In a shocking incident, a 70-year-old American motel manager was found guilty of human trafficking with respect to peonage, slavery, involuntary servitude or forced labour, according to the US Department of Justice. Shreesh Tiwari, an Indian national and legal US permanent resident, admitted to misusing and abusing his position of power over a female tenant by compelling her to engage in "commercial sex acts".
"We refuse to tolerate human trafficking of any kind and this conviction reinforces our commitment to protecting all victims of crime in our community -- regardless of their status," said US Attorney Ryan K Buchanan for the Northern District of Georgia. According to court documents, Tiwari began managing the Budgetel Motel in Cartersville, Georgia, in 2020, and hired the victim to work as a house cleaner at the motel.
He was aware that prior to arriving at the Budgetel, the victim had experienced homelessness, struggled with a heroin addiction and lost custody of her young child. Tiwari promised the victim that he would help her regain custody of her child by providing her with pay, an apartment, and an attorney. Instead of following through with his promises, Tiwari monitored the victim's interactions with motel guests and employees and forbade her from speaking to them.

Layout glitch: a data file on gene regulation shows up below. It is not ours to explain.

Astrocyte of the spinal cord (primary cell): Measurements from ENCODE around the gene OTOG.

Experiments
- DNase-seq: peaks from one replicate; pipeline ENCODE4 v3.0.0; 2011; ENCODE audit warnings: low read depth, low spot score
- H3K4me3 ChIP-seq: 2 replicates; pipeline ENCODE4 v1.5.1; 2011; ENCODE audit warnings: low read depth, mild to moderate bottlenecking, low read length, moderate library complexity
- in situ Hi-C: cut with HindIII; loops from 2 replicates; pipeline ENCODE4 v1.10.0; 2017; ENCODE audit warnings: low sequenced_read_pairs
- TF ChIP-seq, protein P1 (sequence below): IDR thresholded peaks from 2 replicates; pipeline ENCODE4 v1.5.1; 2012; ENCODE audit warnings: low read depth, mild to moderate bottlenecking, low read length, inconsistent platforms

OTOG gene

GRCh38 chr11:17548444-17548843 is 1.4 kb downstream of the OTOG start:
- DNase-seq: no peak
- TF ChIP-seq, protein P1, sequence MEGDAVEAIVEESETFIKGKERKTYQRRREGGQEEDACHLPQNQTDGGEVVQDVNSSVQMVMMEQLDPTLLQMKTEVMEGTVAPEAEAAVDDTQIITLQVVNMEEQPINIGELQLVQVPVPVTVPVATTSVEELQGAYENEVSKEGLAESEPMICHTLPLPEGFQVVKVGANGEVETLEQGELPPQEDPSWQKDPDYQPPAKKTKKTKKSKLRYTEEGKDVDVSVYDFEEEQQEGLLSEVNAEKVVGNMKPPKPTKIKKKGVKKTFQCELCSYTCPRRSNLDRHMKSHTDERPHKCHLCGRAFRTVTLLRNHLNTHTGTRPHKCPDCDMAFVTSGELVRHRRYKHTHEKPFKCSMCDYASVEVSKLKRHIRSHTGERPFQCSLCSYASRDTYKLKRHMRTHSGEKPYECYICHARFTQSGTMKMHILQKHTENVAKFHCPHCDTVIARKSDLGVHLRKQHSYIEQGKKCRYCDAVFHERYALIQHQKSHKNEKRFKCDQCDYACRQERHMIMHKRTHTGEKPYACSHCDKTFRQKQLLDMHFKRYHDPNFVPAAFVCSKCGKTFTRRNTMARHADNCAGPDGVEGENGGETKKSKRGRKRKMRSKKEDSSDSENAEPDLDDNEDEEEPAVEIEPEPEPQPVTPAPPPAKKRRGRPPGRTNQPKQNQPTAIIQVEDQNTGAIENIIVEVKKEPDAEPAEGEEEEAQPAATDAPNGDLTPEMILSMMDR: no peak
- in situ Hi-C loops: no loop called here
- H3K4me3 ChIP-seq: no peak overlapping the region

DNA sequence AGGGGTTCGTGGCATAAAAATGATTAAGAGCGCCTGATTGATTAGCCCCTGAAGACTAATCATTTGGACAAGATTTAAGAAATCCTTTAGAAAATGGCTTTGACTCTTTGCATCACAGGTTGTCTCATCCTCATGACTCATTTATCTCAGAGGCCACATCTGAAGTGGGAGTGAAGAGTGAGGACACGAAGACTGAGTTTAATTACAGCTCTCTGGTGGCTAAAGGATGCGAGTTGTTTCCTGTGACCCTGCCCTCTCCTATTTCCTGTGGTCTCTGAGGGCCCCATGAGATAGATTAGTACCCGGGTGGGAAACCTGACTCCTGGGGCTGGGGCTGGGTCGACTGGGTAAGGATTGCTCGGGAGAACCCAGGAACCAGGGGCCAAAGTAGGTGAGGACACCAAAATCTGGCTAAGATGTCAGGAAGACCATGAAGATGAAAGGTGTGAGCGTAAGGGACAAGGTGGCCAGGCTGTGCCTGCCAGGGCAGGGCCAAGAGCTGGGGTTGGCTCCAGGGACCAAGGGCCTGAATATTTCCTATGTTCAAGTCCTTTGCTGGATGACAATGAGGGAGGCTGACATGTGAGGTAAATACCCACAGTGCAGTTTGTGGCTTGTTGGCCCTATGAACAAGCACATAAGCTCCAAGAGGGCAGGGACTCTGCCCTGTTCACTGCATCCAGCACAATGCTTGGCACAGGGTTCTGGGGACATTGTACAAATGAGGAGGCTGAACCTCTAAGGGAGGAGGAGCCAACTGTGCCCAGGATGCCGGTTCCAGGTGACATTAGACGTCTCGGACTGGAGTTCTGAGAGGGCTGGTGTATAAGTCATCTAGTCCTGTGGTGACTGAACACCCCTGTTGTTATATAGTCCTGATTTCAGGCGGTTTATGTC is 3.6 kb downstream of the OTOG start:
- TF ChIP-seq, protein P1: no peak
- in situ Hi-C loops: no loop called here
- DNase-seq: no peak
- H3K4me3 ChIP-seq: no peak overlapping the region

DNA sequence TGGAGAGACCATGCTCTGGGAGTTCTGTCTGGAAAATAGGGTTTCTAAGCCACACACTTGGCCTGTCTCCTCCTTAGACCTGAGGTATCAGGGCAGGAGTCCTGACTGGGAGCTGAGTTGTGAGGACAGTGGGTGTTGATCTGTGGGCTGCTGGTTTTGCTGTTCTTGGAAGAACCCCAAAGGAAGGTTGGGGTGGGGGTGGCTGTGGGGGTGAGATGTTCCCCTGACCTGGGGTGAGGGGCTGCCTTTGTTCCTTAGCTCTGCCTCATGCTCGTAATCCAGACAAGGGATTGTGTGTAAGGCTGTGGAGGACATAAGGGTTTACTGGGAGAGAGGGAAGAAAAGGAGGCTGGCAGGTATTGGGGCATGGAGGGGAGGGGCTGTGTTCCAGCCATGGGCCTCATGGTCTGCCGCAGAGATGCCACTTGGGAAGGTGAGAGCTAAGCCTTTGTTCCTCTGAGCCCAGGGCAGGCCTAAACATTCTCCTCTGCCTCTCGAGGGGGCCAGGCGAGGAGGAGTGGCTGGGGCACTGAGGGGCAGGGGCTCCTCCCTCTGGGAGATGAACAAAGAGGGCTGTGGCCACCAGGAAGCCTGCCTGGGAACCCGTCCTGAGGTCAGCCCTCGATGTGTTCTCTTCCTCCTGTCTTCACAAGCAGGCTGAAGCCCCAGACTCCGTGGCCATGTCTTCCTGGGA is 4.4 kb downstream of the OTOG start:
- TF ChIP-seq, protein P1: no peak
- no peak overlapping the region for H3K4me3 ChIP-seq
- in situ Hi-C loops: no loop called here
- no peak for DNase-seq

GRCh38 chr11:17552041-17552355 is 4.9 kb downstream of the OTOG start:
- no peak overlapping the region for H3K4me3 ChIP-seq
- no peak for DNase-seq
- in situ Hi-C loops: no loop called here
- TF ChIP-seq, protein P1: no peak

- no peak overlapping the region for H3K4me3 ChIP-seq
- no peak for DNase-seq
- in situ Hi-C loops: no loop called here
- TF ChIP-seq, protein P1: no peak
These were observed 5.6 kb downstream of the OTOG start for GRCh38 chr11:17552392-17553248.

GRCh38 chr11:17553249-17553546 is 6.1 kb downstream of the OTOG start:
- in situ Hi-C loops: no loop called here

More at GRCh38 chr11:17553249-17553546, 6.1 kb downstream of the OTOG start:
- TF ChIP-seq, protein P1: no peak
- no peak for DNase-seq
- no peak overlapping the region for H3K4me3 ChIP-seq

In addition, he also made numerous sexual overtures to her and threatened to evict her from the room, report her to law enforcement and child welfare agencies whenever he became angry at her, knowing that she would become homeless as a result. Eventually, Tiwari began to regularly "evict" the victim from her motel room, and even locked her out of her room at night without warning, forcing the victim to provide sexual favours.
According to local media reports, multiple women were allegedly trapped in Tiwari's net, and investigations are ongoing. "This conviction demonstrates that the Justice Department is committed to prosecuting motel operators and other landlords who misuse and abuse their position of power over tenants to compel them to engage in commercial sex acts," said Assistant Attorney General Kristen Clarke of the Justice Department's Civil Rights Division.
Tiwari's sentencing is set for September 6. He faces a maximum penalty of up to 20 years in prison, as well as a $250,000 fine. As part of his plea agreement, Tiwari agreed to pay slightly over $40,000 in mandatory restitution to the victims of the offence.